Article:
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Saturday, September 3, 2011

Paint The Mother Pink

Bechamel, Espagnole, Hollandaise, Tomato, and Veloute are the five mother sauces of French cuisine from which many  sauces are broken down into derivative smaller sauces.  Hollandaise might the most popular and most difficult of the five to master because the delicate emulsion of egg yolks, lemon juice, and melted butter over simmering water can be tricky. Very tricky.

The smaller derivative sauces from Hollandaise are fascinating and fabulous. Adding cream, horseradish and fresh thyme turns Hollandaise into Sauce Bavaroise. Replacing lemon juice with fresh blood orange juice creates a lovely Sauce Maltaise (I've made tons of Maltaise...great on Grand Marnier marinated salmon). Whipped cream folded into a finished Hollandaise produces a light and airy Sauce Mousseline.

Sauce Bearnaise is probably the powerhouse of the  Hollandaise derivatives. Replacing lemon juice with a very concentrated reduction of white wine vinegar, white wine, fresh tarragon, peppercorns, and shallots elevates the sauce with bright anise undertones. Beranaise pairs beautifully with steak. With additions and tweeks, Bearnaise  sauce boasts a litany of variations. Adding tomato puree, tomato paste, or tomato concasse to the Bearnaise emulision produces a pink-hued Sauce Choron. Sauce Paloise is made by replacing  tarragon with mint.  Sauce Foyot has a meat glace folded into the Bearnaise, while Sauce Colbert is Sauce Foyot with  additional  reduced white wine.


I had a hankering for eggs benedict. Although I'm a fool for Hollandaise and Bearnaise, I wanted to tinker and try something a bit different for our  breakfast dinner last night. When I stumbled across sauce Choron, I was intrigued. Sandwiching  poached eggs between fresh tomato slices and a tomato-infused Bearnaise sauce seemed like a natural pairing. Sold.

I'll admit, most of the time I pull out the blender for safe fuss free versions of Hollandaise or Bearnaise.  Without risk of curdling or scrambling the egg yolks over low heat, blender sauces are fullproof. That being said, fueled by extra time on my hands along with a few glasses of wine, I happily plunged head first into the classic preparation of Bearnasie-based  sauce Choron.

To create the flavor base, I  sauteed 3 tablespoons of white wine vinegar, 3 tablespoons of white wine, 1 tablespoon of chopped fresh tarragon, and 10 Tellicherry peppercorns until the liquid reduced to 1 tablespoon before straining it into a small ramekin.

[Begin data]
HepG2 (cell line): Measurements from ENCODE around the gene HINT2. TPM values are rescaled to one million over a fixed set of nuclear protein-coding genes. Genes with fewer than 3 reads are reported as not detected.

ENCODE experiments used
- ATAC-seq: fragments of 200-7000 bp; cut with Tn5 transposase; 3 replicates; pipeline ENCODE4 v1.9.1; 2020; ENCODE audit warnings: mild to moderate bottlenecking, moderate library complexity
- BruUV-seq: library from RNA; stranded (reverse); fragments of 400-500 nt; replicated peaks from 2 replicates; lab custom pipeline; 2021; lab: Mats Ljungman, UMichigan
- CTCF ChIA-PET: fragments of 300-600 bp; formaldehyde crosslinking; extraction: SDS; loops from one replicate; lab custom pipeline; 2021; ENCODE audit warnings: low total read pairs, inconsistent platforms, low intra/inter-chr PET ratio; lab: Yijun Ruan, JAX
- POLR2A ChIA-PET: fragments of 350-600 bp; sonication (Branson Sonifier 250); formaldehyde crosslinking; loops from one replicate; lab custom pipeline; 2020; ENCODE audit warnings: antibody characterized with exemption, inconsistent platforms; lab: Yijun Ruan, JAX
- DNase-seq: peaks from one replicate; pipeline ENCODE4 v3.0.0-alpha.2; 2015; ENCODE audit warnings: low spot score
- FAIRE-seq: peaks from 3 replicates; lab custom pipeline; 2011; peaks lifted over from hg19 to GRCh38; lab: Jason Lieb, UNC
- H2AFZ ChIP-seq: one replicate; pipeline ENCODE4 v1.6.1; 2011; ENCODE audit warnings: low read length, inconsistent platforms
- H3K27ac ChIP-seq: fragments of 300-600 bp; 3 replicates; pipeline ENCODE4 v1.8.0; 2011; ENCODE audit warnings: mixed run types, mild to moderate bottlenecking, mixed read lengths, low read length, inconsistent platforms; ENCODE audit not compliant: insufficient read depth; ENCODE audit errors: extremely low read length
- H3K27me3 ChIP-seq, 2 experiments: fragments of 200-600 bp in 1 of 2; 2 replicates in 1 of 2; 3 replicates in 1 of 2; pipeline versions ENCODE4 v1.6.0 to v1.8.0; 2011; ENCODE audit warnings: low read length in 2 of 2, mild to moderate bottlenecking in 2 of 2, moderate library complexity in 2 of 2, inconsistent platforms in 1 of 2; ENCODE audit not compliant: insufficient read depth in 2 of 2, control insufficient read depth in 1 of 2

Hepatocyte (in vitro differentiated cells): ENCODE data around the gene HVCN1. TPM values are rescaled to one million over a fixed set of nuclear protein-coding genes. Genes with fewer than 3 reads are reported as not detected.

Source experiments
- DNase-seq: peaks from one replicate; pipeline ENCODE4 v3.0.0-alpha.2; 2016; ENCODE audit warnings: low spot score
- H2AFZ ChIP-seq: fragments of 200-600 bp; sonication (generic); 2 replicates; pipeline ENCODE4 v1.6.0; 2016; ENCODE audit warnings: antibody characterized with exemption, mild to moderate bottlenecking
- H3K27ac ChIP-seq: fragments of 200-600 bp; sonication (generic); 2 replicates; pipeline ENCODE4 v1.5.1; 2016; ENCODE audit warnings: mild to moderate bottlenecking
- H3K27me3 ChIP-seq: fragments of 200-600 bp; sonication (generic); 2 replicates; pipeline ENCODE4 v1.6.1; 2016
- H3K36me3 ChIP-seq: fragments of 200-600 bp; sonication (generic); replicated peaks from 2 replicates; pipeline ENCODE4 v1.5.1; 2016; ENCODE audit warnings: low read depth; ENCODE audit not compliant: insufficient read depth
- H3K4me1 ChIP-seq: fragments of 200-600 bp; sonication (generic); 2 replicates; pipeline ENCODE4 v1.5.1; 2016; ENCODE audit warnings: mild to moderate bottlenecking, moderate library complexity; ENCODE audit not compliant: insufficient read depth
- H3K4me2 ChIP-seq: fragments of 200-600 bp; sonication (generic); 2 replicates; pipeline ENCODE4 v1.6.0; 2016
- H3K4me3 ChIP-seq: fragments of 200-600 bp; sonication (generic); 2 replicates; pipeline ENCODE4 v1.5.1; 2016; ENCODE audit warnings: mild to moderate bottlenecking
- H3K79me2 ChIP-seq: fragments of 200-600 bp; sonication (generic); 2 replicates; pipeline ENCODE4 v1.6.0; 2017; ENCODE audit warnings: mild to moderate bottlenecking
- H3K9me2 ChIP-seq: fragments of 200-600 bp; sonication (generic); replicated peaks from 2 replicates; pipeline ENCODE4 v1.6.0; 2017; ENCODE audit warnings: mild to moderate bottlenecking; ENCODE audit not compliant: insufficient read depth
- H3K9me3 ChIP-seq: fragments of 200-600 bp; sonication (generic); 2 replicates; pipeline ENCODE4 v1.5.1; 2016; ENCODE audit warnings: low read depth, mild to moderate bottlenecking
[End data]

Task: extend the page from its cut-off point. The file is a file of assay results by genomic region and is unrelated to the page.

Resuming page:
While the vinegar reduction cooled, I brought 3 egg yolks to room temperature and prepared the tomato paste. Ok, I had a tube of tomato paste in the refigerator. Nope. I wasn't feeling it. I also had an overripe windsill heirloom tomato that was a breath away  from exploding, so I roasted , peeled, and deseeded it before mashing the flesh into pulp and sauteeing it over low heat until the pulp reduced into an intensely aromatic tomato paste. Call me crazy.

After tossing 1 tablespoon of  the tomato paste, 3 tablespoons of water, egg yolks,  and tarragon vinegar  into a mixing bowl, I whisked the mixture over simmering water until the yolks were frothy.

Using a steady hand while furiously whisking the tomato-stained yolks over the steaming bath , I slowly drizzed 1 cup of melted unsalted butter into the yolks until the sauce pulled away from the bottom of pan , emulsified,  and turned  rosy pink.

I removed the sauce Choron from the heat, added fresh tarragon, took a deep breath, and chugged an entire glass of wine.

After parking the sauce over very low simmering water to hold,  I toasted English muffins, poached a few eggs, and sliced a a couple of tomatoes.

With everything ready to go, I stacked our very traditional eggs benedicts with toasted English muffins, sliced garden tomatoes, speck (smoked prosciutto), and poached eggs.  After ladling a very untraditional sauce Choron over the jiggly eggs, I dropped a few tarragon leaves over the top, seasoned everything with salt and cracked black pepper,  and nestled a lightly dressed baby arugula salad to the side.

It was insanely fabulous. Really. The sauce was velvety soft with a surprisingly light mouthfeel. The deeply reduced tomato paste tamed the normally tart anise brashness of the Bearnasie while providing complex layers of acidity and sweetness.  When sliced, runny yolks oozed from the tender poached eggs onto the speck and tomatoes, pooling around the muffins and mixing with the sauce. Crazy. Rich. Decadent.

Normally, I work very clean in the kitchen. Last night, I destroyed it. 

At some point during the night, Michael washed every pan and cleaned the kitchen.


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